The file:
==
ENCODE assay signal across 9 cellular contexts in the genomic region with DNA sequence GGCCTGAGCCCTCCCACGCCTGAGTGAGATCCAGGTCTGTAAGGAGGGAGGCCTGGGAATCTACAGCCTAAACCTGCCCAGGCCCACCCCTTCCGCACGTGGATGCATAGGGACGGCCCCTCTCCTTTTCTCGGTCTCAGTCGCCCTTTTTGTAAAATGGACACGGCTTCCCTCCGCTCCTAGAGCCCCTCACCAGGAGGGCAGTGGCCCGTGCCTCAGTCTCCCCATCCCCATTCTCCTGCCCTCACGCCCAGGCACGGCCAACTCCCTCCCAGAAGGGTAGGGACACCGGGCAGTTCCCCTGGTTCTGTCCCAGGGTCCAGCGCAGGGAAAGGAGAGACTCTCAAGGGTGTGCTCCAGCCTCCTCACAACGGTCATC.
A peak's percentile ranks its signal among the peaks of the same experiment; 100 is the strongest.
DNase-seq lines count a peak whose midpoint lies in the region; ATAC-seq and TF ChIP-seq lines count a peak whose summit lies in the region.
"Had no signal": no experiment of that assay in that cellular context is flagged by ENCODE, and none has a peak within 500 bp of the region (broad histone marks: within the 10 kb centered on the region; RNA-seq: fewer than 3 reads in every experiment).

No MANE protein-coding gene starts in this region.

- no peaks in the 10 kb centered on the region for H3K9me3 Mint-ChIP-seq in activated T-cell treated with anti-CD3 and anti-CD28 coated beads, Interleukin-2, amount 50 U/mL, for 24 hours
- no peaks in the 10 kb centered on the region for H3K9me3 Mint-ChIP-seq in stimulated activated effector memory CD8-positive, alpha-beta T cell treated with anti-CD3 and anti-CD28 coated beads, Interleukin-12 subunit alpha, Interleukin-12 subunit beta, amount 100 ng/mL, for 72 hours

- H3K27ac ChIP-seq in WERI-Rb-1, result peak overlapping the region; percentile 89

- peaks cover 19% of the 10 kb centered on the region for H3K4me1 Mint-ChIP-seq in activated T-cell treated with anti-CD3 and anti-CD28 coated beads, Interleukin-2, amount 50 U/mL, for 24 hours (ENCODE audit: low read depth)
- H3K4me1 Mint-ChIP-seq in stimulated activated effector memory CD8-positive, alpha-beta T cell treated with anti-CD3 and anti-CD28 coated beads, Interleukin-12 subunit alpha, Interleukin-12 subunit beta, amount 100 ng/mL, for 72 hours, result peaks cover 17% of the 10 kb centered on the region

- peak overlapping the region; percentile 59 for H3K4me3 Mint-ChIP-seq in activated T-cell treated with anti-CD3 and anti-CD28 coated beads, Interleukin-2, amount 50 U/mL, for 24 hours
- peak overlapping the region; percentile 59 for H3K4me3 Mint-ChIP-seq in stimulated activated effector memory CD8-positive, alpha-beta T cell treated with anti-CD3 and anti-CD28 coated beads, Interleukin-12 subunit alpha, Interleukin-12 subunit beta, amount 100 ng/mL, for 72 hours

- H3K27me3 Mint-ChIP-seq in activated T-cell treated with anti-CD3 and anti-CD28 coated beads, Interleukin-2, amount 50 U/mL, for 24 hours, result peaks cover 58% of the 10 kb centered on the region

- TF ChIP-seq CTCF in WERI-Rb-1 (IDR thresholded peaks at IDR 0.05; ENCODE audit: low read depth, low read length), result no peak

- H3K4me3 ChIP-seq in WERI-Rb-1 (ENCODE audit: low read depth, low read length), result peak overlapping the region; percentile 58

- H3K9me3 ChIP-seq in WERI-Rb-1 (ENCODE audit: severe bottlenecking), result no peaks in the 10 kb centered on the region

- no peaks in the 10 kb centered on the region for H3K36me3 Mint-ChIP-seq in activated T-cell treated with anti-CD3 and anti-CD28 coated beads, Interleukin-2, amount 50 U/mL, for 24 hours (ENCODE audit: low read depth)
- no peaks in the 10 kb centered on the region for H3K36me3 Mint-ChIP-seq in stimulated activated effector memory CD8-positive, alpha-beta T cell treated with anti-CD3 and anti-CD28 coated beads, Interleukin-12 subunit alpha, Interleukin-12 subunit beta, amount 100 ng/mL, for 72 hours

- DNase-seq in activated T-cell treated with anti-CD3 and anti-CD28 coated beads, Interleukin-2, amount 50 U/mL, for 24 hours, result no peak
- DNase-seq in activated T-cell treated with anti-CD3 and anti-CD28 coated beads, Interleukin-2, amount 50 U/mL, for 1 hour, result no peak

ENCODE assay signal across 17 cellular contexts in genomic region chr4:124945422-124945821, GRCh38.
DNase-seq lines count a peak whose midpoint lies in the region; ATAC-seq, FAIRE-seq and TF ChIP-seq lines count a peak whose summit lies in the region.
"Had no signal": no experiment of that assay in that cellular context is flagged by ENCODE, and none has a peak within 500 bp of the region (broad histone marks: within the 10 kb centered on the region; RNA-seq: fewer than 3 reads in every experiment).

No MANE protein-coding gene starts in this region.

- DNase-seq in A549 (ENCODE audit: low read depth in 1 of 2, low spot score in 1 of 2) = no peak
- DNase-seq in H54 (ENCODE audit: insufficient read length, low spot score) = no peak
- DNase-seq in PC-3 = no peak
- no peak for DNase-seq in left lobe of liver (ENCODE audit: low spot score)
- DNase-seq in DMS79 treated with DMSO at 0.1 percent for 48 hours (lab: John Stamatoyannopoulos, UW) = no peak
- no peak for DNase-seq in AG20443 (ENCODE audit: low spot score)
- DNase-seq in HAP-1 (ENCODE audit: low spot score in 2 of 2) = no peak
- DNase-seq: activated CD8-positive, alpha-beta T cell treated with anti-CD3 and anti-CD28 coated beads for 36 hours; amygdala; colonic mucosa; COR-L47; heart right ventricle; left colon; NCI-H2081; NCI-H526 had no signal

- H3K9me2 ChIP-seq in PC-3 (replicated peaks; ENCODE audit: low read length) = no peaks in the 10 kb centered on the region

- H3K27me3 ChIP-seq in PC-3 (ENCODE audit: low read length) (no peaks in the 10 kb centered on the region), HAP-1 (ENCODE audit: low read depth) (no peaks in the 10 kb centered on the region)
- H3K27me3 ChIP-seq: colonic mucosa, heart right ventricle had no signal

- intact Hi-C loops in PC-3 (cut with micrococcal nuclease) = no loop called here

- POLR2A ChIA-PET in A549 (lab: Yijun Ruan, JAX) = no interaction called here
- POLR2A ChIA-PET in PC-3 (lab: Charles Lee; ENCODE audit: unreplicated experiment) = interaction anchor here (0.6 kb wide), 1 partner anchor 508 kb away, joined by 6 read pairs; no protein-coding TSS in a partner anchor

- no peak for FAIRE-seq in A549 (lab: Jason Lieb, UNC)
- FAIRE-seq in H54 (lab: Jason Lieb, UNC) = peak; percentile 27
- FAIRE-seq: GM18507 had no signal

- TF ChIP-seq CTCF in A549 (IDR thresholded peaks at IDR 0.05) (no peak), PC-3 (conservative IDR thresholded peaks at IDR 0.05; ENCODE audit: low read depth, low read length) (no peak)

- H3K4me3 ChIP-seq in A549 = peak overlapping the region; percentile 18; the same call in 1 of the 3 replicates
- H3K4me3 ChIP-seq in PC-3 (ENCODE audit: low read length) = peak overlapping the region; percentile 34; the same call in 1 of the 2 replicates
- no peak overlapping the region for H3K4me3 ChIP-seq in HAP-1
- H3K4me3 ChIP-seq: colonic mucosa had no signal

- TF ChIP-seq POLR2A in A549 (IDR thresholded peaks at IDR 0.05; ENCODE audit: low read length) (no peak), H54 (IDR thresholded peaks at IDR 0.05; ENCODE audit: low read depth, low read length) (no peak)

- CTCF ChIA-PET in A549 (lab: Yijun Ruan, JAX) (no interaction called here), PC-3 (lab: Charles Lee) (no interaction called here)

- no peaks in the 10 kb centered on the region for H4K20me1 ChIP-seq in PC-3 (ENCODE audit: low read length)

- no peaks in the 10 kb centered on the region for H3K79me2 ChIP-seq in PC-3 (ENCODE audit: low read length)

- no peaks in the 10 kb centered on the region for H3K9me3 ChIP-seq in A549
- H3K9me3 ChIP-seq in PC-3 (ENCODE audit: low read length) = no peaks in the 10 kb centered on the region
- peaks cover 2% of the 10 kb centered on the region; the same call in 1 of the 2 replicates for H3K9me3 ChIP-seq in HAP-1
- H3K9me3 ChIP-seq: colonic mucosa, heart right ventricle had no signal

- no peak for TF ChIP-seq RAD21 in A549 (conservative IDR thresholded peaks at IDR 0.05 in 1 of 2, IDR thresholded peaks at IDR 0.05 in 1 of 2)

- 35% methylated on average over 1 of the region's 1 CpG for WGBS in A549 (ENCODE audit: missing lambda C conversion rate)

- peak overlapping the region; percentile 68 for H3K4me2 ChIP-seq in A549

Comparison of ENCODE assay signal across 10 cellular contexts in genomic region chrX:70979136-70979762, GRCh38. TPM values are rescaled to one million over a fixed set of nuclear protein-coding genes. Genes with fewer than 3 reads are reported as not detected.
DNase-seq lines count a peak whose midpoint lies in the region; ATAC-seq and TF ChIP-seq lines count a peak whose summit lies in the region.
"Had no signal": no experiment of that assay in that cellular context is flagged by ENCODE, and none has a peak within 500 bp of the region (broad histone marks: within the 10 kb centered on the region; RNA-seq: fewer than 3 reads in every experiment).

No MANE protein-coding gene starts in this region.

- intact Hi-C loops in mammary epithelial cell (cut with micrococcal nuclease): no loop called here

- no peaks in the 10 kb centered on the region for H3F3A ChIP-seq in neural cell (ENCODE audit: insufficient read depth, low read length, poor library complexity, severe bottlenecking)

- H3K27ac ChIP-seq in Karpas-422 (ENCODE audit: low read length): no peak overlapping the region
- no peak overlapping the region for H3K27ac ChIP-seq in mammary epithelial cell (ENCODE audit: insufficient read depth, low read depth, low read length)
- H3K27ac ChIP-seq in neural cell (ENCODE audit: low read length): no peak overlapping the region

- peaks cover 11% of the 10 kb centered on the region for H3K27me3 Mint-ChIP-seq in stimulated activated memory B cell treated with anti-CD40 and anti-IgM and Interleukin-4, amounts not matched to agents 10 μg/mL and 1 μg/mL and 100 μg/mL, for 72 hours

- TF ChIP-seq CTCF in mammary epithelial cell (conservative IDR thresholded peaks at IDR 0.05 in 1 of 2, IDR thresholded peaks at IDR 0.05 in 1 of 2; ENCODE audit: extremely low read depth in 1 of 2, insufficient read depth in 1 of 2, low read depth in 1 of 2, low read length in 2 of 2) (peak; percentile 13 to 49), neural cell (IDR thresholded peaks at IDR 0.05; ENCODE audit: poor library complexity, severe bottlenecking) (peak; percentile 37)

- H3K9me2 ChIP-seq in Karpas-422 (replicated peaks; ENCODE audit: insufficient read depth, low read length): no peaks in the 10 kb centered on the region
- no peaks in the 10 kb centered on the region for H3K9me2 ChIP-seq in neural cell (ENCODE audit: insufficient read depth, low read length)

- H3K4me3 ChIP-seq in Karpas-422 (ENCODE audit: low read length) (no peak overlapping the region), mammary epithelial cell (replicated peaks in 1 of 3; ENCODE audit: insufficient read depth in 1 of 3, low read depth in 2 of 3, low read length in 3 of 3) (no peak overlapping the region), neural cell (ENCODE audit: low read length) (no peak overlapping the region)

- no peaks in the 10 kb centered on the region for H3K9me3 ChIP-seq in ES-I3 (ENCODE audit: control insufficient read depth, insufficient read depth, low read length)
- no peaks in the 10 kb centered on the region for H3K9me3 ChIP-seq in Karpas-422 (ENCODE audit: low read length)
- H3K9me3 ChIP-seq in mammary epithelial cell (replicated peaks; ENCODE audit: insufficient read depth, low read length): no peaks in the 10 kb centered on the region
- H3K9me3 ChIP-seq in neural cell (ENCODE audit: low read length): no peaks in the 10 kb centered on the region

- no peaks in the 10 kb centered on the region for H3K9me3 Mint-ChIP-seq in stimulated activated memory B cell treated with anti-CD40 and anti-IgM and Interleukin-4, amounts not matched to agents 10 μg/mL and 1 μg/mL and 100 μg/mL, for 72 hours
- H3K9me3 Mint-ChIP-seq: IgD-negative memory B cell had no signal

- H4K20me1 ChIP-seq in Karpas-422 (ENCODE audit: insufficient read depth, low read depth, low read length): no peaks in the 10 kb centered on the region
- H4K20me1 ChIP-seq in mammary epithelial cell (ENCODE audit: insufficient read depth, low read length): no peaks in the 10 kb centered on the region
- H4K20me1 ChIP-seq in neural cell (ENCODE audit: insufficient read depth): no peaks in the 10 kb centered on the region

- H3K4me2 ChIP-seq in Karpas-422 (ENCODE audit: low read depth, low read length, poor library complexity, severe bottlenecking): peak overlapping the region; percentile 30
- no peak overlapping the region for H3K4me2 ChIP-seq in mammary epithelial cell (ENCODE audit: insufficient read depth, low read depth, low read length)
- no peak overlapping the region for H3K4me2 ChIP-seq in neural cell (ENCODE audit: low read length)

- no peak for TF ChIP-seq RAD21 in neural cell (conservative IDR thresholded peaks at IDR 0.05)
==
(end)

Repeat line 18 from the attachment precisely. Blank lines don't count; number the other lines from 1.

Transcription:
- no peaks in the 10 kb centered on the region for H3K36me3 Mint-ChIP-seq in stimulated activated effector memory CD8-positive, alpha-beta T cell treated with anti-CD3 and anti-CD28 coated beads, Interleukin-12 subunit alpha, Interleukin-12 subunit beta, amount 100 ng/mL, for 72 hours